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November 24, 2008

Labord's Chameleon From Madagascar

Adult male Labord's chameleon (Furcifer labordi) from southwestern Madagascar. These species of tetrapod (four-limbed vertebrates) have the shortest lifespan ever recorded for a four-legged vertebrate animal--just 4-5 months post-hatch--and spend more of their short life inside the egg than outside. No other tetrapods are known to have this short a life span. These findings suggest that the rapid death of chameleons in captivity may, for some species, actually represent the natural adult life span.

Labord's chameleons hatch from eggs in November, then grow at an astonishing rate, reaching sexual maturity by January. They battle fiercely over mates, then breed and lay their eggs by February, after which they will promptly drop dead. For the next nine months, the entire species is represented only by eggs.

More about this Image
Christopher John Raxworthy received a CAREER (Faculty Early Career Advancement) award from the National Science Foundation to complete a survey of amphibians, reptiles and small mammals and their co-evolved parasites at 15 sites in the Tsaratanana Massif Complex of Madagascar; describe new species, revise taxonomic groups and produce species lists, monographs, keys and field guides; and establish a website-accessible database for use with future research work and conservation planning.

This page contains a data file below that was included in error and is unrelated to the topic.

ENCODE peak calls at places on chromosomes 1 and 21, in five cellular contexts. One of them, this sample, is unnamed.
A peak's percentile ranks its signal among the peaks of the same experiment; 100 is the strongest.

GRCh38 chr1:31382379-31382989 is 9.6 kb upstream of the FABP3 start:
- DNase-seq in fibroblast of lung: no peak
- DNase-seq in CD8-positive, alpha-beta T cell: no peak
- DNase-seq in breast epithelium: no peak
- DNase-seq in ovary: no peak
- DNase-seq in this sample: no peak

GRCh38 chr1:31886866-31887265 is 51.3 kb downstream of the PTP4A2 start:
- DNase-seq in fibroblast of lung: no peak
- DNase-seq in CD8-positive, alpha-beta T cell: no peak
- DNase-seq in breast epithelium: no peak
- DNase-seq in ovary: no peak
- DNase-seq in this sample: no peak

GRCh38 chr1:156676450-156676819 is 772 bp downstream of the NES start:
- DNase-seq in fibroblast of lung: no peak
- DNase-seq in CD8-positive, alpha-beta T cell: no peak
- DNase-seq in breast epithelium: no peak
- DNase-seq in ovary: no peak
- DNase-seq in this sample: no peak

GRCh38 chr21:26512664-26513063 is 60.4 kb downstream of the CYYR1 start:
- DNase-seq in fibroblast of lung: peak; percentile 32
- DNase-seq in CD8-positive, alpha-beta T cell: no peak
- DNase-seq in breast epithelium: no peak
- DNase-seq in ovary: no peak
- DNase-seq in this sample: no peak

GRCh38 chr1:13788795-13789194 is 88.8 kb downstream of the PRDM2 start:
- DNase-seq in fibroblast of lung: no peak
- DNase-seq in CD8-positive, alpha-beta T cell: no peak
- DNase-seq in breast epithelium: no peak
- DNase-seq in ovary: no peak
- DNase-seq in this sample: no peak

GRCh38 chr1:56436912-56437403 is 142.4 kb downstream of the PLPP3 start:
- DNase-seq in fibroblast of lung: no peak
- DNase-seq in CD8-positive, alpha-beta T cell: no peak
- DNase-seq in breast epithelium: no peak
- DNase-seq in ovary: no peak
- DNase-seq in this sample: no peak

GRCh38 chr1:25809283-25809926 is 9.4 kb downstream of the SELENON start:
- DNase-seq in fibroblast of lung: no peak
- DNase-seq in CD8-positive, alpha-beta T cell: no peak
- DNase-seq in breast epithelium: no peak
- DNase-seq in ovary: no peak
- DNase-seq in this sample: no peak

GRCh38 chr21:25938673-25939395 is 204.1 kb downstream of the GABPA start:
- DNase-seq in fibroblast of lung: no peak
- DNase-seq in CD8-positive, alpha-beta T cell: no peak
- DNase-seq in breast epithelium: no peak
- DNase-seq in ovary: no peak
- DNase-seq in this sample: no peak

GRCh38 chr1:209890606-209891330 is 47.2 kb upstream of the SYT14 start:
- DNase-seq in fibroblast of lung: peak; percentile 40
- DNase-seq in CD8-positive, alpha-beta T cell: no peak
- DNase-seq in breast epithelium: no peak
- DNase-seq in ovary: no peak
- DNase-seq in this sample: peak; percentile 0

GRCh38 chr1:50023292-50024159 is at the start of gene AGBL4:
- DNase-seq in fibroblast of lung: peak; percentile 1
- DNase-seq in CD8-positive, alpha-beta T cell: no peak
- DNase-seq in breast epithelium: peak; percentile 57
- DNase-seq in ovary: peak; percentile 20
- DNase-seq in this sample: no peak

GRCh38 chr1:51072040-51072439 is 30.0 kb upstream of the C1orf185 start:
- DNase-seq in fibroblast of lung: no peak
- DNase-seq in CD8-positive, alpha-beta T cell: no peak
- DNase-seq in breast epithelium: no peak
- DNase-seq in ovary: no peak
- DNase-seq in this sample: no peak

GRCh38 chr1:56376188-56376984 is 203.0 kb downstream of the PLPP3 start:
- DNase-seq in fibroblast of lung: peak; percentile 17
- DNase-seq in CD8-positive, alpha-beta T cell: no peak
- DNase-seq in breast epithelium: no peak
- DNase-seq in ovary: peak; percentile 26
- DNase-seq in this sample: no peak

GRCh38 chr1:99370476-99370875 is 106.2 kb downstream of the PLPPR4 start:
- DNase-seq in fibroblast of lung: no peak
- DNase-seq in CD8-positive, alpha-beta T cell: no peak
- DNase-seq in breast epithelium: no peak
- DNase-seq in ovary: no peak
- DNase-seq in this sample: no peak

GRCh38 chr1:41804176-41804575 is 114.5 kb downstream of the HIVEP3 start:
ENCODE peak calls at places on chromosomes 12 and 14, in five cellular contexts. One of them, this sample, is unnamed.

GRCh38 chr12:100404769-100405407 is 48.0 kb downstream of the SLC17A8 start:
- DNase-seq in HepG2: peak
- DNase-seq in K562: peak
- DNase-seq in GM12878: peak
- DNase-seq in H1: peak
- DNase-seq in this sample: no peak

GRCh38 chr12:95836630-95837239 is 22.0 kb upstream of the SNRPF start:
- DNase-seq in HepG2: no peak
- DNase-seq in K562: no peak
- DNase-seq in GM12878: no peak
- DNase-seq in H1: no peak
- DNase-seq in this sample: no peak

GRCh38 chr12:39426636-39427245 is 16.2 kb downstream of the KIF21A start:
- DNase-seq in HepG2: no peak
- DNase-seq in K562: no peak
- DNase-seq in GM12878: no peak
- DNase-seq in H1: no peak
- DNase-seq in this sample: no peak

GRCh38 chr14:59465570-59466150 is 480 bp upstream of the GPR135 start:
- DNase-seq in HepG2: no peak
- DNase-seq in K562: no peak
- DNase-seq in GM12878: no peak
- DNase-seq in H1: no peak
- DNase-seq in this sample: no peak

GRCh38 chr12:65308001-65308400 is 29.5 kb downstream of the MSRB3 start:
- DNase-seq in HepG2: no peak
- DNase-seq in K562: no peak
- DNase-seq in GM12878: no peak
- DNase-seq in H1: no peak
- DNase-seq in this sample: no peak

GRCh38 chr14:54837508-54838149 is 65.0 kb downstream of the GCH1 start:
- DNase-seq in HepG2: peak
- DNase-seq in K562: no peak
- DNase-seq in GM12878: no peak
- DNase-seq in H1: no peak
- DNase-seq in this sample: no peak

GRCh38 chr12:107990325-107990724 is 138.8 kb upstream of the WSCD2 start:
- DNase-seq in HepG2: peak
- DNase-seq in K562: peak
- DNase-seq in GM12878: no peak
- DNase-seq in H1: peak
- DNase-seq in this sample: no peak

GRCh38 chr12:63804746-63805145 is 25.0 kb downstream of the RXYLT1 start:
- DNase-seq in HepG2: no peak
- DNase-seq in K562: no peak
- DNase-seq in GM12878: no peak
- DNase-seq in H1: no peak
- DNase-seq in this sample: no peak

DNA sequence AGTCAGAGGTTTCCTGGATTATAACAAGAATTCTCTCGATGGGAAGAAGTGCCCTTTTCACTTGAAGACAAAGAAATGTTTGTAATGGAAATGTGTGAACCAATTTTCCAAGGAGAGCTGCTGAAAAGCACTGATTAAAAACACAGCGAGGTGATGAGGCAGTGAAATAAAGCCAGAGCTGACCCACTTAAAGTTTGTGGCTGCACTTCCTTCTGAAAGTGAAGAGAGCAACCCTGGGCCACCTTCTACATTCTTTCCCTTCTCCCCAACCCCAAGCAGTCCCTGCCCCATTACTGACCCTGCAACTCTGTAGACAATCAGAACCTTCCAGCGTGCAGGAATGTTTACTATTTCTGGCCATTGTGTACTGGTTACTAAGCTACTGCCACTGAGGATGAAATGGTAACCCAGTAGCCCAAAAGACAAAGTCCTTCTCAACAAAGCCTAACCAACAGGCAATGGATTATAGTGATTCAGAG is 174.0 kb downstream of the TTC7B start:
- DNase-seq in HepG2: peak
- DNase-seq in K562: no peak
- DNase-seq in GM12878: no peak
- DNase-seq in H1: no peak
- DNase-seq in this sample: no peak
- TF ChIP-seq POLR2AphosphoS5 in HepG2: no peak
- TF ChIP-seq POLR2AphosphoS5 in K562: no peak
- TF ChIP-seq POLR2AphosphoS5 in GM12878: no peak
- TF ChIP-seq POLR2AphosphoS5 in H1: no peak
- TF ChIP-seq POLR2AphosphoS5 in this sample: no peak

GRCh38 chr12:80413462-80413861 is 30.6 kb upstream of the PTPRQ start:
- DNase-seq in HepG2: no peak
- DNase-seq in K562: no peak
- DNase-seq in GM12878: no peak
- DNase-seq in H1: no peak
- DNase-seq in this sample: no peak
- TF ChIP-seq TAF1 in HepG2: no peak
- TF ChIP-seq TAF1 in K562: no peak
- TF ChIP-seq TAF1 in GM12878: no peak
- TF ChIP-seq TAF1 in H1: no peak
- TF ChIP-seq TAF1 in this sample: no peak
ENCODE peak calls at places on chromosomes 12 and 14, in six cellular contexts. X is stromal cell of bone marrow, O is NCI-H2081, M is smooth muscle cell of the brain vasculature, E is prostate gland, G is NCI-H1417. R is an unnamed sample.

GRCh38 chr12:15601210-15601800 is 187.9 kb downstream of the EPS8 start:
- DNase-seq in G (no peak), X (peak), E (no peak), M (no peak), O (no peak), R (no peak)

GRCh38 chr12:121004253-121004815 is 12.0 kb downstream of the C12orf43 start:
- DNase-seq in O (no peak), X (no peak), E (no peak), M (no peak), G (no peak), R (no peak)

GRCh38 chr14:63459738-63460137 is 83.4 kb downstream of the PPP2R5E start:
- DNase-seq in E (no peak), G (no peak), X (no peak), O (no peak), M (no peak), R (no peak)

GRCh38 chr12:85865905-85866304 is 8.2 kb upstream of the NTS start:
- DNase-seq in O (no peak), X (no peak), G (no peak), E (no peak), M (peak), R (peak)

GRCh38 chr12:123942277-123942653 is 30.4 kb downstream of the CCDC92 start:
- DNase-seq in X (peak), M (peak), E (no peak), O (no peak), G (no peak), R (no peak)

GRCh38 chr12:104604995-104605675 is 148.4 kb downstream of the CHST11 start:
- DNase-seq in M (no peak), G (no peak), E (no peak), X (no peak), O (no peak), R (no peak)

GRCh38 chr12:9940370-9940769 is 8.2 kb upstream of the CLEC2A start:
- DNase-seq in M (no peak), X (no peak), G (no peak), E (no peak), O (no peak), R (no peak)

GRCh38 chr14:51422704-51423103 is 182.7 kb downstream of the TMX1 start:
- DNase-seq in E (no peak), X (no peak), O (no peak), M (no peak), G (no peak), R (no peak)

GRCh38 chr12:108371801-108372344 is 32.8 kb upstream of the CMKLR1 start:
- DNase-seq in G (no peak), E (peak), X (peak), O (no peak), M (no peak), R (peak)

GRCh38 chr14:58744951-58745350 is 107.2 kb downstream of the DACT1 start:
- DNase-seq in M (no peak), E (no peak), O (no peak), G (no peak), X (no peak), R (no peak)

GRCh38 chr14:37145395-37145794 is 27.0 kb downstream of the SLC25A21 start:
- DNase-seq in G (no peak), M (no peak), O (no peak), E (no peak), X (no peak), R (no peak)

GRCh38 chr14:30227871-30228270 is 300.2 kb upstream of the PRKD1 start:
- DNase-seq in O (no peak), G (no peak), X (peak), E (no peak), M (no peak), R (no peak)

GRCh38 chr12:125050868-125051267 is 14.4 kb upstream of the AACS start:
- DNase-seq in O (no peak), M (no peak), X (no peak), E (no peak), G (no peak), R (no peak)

When he began his research, only about 400 species of Malagasy reptiles and amphibians had been identified, and the information available about these species was often inaccurate or incomplete. Through his research, Raxworthy has found (and is now describing) more than 150 new species and has added a wealth of information to the database on known species. Currently, he is focusing his research on chameleon systematics, a project that includes field surveys in remote, mountainous areas of northern Madagascar. Many of these areas have never been previously explored or surveyed. [Research supported by NSF grant DEB 99-84496.] (Date of Image: unknown)

Credit: Christopher Raxworthy

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